Child Labor and Conflict: Evidence from Afghanistan

We study the impact of conflict on both the extensive and the intensive margin of child labor in Afghanistan. We identify and test two main mechanisms. First, if conflict reduces a household income through a decline in parent's compensations, child labor may insure against the decrease in consumption (extensive margin). Second, a child may work longer hours if the marginal benefits of working under conflict is greater than its marginal cost, which may depend on the relative compensations between adults and children, and on the alternative activities (e.g. schooling). Using detailed conflict data from the Afghan War Diary we identify the effect of conflict relying on a shift-share IV strategy. We find that conflict increases the probability that girls work, but reduces the number of hours worked. Our results suggest that this is due to a decrease in household income and an increase in the relative compensations of adults.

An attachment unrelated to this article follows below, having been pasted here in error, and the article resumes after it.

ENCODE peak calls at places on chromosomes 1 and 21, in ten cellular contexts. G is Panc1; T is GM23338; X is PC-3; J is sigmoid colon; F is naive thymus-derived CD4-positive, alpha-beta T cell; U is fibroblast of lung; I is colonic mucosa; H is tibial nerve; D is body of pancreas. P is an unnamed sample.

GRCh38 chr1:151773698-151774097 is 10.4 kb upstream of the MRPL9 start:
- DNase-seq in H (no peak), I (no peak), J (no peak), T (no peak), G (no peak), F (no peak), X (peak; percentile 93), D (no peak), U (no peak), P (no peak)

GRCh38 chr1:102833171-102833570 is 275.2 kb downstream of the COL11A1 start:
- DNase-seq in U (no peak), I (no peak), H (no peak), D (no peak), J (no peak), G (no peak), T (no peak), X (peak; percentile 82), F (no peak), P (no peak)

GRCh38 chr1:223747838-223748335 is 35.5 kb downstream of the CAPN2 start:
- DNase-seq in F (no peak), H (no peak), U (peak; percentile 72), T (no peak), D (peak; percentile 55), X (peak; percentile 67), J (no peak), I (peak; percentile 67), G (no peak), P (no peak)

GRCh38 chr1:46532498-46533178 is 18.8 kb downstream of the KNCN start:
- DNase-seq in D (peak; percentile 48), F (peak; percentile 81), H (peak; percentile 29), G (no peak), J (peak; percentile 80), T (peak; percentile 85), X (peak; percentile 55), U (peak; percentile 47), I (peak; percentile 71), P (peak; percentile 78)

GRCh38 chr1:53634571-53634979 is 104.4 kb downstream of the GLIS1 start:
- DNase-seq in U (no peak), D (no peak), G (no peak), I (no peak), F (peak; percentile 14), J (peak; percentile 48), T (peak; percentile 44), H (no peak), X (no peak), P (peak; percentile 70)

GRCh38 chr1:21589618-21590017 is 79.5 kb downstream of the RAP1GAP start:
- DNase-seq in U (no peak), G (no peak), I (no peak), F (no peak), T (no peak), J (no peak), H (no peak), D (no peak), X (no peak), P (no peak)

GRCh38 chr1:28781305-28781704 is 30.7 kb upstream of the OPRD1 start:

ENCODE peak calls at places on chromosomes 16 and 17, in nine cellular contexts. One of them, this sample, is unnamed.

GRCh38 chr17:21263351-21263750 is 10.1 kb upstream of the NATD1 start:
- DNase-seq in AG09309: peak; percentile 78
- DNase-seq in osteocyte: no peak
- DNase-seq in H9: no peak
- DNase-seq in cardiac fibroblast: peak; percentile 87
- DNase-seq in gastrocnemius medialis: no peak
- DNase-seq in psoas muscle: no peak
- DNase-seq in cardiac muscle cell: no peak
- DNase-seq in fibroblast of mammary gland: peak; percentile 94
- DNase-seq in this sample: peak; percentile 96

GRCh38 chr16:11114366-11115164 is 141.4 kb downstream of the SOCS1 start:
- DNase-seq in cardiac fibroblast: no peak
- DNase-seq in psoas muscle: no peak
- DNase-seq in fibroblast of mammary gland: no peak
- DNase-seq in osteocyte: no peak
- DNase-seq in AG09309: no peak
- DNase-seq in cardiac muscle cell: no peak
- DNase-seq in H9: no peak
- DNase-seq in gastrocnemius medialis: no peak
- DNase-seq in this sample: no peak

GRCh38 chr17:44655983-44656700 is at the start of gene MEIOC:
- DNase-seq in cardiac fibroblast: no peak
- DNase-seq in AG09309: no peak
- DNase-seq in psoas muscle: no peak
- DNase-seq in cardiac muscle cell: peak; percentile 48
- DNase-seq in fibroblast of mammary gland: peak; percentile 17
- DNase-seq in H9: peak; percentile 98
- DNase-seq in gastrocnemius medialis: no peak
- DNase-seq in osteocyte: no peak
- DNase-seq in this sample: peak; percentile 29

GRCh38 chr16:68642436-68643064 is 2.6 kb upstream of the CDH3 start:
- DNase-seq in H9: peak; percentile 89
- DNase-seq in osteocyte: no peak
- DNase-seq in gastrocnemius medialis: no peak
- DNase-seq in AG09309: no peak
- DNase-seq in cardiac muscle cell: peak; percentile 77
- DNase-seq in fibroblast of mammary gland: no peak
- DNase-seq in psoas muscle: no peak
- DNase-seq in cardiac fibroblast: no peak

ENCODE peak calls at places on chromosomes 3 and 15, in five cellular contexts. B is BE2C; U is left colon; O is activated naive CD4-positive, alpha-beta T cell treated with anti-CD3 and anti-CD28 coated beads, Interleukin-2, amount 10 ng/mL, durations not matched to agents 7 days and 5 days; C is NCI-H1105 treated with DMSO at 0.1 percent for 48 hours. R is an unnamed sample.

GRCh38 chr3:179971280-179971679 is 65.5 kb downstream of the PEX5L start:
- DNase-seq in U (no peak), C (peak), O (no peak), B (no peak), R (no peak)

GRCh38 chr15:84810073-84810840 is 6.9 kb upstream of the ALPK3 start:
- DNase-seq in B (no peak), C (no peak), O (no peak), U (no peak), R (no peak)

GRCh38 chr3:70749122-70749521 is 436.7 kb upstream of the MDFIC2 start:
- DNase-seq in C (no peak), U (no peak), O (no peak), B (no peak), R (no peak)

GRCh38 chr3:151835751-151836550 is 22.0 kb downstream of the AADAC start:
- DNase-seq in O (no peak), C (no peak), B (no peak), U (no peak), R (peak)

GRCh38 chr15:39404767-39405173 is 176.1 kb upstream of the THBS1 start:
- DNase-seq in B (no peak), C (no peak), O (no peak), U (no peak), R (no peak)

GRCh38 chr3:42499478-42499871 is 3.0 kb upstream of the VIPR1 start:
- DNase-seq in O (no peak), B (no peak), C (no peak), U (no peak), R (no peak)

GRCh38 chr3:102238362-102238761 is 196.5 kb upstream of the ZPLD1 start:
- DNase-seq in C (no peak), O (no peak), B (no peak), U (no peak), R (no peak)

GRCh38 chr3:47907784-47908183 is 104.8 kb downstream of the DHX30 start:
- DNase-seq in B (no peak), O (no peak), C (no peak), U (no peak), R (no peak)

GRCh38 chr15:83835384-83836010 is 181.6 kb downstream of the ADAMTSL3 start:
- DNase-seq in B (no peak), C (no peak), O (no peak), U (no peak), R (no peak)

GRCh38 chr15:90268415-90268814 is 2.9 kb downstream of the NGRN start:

Issue Date:
Jul 20 2017
Publication Type:
Working or Discussion Paper
Total Pages:
JEL Codes:
J13, D74
Series Statement:
ISSN: 1436-9931

 Record created 2017-07-20, last modified 2018-01-23

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